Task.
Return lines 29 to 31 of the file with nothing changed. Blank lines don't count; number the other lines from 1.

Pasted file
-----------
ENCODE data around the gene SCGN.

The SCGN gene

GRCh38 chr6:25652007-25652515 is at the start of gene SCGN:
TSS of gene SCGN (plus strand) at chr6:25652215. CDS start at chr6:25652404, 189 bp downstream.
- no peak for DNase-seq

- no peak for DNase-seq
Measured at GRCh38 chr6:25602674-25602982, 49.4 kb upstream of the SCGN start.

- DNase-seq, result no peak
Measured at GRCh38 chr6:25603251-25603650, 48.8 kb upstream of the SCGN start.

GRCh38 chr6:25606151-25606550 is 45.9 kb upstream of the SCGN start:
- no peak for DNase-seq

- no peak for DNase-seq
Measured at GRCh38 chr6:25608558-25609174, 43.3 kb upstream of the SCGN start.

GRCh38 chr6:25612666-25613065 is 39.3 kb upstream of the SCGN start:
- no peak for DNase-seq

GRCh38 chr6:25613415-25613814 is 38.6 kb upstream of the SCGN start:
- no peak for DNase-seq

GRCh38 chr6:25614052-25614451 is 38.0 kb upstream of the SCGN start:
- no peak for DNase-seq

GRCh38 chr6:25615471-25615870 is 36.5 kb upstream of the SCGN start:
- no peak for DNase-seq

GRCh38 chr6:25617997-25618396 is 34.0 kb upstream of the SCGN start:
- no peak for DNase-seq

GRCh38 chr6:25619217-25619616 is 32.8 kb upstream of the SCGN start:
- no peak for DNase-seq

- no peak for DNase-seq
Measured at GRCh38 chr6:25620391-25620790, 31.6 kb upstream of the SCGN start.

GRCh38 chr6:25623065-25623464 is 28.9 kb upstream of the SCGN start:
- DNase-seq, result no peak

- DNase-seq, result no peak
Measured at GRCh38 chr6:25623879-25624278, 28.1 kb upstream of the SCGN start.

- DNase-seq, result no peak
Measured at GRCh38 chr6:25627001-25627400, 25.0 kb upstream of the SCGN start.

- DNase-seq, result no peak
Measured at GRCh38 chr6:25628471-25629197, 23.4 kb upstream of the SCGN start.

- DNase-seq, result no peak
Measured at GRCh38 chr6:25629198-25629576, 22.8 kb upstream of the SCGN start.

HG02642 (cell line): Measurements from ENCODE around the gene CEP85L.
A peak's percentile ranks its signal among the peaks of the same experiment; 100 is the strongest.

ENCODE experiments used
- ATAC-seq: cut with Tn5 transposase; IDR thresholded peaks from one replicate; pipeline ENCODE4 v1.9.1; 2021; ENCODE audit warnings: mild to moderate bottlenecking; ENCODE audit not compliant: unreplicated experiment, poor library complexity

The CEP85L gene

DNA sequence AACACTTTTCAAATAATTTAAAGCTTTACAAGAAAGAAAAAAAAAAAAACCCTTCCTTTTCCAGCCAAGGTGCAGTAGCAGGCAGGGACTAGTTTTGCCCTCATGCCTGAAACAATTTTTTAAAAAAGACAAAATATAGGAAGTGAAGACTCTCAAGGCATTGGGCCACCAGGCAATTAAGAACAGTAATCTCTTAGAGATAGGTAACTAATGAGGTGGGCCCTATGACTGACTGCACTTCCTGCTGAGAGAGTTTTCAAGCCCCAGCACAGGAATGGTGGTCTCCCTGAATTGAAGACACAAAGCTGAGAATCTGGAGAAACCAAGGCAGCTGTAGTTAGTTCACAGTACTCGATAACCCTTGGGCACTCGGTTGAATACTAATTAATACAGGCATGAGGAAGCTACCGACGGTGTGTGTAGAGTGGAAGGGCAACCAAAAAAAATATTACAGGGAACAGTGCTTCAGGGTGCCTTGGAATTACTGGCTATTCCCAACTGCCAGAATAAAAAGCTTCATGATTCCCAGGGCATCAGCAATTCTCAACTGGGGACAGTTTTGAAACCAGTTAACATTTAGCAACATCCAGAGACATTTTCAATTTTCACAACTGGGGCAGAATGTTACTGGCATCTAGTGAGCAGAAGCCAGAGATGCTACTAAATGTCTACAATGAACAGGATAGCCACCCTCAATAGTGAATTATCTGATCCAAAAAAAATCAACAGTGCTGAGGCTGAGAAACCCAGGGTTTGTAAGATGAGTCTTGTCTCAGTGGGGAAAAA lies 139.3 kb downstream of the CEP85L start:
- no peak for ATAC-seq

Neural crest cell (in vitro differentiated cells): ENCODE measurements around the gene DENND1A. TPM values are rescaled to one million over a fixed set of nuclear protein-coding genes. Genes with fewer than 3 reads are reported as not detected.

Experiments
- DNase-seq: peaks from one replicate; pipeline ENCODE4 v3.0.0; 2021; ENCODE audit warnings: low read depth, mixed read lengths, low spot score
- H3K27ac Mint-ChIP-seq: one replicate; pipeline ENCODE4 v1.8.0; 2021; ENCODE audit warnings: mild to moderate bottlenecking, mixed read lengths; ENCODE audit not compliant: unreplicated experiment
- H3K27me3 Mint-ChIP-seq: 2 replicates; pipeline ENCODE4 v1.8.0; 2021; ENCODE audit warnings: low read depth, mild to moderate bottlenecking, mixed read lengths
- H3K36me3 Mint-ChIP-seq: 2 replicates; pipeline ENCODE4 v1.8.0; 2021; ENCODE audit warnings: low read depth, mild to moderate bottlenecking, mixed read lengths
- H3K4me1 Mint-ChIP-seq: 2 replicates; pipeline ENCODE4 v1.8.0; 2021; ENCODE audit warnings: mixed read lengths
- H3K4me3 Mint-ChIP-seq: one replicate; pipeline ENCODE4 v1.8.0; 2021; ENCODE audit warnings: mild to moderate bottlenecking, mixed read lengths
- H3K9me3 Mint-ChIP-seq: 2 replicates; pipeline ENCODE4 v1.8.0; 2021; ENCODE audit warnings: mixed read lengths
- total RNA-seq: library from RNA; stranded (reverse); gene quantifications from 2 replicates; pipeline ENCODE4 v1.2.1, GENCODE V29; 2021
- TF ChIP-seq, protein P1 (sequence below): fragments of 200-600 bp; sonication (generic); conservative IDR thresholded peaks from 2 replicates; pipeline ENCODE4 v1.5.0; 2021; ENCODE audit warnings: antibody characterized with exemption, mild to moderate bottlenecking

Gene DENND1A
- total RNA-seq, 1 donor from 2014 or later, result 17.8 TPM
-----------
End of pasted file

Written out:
- DNase-seq, result no peak

- DNase-seq, result no peak
Measured at GRCh38 chr6:25623879-25624278, 28.1 kb upstream of the SCGN start.